Driving Nigeria’s export through value addition

For Nigeria to diversify its economy through agriculture, it must add value to its agricultural commodities to help accelerate the development of the sector while boosting the country’s foreign exchange.

According to experts, it essential for non-oil exporters to process their raw materials, rather than push them out in raw forms, in order to boost their value and competitiveness in the global market.

Also, it is important for local manufacturers’ increases its level of value addition in its production and export processes

In 2018, the global economy business and economic data for manufacturing value-added ranks Nigeria 40th out of 153 countries with 38.32 percent which is below the average mark of 50 percent signifying that more efforts need to be made in growing the value addition culture.

According to the Nigerian export promotion council (NEPC), Nigeria is the fourth-largest producer of cocoa worldwide covering 6.5 percent share of global production with cocoa beans accounting for almost 90 percent of the $804 million of Nigerian cocoa exports.

Speaking at a trade forum held recently, Ebenezer Onyeagwu, group managing director and chief executive officer, Zenith Bank, says that it is necessary for manufacturers and farmers as well to incorporate value addition into their export processes in order to fully utilize and enjoy the substantial benefits.

“We need to improve our primary production so we can increase and expand the value chain. We are not generating enough income from exports, and we need to explore research and incorporate value addition in our export in order to effectively utilize it. We also need to change our taste buds,” Onyeagwu said.

He noted that beyond processing cassava for cassava flakes, other products like starch, glucose, sorbitol can be exported for more income.

Data from the Nigerian Export-Import Bank (NEXIM), shows that Nigeria’s poor engagement in value-addition activity is causing Nigeria to lose from the global chocolate market as the country continues to export mainly raw cocoa beans instead of cocoa cakes and butter.

Globally, the market for cocoa beans is valued at $10billion while the total value of all finished goods from cocoa annually is $200 billion with chocolates alone having $100billion.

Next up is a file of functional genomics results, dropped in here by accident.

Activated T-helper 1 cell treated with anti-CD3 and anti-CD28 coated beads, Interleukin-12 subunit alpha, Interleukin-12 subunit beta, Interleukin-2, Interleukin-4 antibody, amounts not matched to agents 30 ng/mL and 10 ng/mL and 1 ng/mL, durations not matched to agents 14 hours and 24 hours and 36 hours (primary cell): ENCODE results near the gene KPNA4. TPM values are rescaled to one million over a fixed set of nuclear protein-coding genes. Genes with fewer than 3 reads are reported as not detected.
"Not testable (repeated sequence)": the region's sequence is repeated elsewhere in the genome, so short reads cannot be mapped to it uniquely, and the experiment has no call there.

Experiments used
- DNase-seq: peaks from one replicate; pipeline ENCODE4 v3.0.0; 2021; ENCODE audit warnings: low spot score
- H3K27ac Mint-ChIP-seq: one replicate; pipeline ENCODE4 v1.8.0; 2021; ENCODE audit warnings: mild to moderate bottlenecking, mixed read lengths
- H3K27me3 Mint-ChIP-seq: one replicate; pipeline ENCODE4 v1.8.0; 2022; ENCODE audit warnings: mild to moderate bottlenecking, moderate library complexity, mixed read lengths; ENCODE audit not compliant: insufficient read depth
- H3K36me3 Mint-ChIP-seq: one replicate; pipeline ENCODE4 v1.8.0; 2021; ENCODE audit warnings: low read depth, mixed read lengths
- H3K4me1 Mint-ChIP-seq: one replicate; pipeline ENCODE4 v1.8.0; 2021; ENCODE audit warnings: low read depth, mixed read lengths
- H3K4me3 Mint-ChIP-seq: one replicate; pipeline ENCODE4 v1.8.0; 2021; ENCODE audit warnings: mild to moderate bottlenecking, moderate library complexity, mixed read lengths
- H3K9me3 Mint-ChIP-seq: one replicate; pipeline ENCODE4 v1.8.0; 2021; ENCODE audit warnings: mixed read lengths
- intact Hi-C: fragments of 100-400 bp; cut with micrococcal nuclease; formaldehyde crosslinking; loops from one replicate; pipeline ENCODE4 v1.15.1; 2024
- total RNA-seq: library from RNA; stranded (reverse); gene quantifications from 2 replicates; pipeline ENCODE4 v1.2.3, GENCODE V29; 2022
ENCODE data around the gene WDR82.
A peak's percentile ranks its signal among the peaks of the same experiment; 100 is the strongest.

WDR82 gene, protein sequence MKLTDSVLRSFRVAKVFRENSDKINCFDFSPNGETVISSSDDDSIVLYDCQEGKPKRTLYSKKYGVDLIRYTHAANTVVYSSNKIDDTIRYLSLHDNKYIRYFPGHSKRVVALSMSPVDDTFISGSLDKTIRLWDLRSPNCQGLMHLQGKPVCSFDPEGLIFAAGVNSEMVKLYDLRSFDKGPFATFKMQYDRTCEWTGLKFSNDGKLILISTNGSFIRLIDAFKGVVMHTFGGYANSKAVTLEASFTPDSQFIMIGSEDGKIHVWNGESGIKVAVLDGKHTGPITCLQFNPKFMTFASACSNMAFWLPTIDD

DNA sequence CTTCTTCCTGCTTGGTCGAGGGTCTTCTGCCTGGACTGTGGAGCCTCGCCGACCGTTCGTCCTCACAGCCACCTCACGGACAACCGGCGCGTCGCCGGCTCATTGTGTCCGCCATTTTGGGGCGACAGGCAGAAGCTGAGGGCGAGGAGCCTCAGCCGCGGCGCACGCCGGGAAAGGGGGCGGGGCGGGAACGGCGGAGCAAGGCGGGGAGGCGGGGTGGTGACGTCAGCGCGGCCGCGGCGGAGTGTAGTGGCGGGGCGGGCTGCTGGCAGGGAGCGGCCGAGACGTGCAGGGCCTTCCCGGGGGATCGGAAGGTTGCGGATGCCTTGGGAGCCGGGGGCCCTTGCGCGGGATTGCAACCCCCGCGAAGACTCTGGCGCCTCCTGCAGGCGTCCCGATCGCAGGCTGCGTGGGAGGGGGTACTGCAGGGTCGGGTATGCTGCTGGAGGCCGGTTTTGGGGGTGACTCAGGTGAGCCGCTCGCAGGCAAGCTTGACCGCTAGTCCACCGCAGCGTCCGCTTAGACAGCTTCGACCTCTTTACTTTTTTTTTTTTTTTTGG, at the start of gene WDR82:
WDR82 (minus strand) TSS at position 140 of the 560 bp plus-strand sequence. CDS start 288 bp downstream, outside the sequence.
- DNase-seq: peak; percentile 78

This implies that despite providing 73 percent of global cocoa production, Africa is simply scratching the surface in terms of profits as it enjoys less than 5 percent of the wealth gotten from the value addition process.

Similarly, Nigeria’s has a large leather industry with Italy and Spain as the largest destinations of Nigerian leather in total, covering over 71 percent of total Nigerian exports, In 2013, Italy, known widely as producer of quality shoes and leather products, spent $355.63 million on purchasing sheep and goat skins from Nigeria. However, LeatherMag International revealed that Nigeria imports around $500 million worth of leather products every year, including 80 million pairs of shoes.

Experts are of the opinion that including value additions to exports in the country will contribute to the country’s economic development and GDP, it will generate more income and also provide jobs, thereby reducing the high unemployment rate.

Oluwasegun Osidipe, director, economics & statistics department, MAN said told BusinessDay in 2019 that the country’s uncompetitive production environment, poor value addition culture, and low capacity utilization will push Nigerian to an unfavorable position in the African Continental Free Trade Area (AfCFTA), stating that the most traded products among African countries which include crude oil, gold, and non-industrial diamonds, among others also produced in Nigeria.

“Nigerian manufacturers need to be innovative and different by incorporating a high level of value addition, because many of the countries involved in the trade agreement have the same products and resources,” he said.

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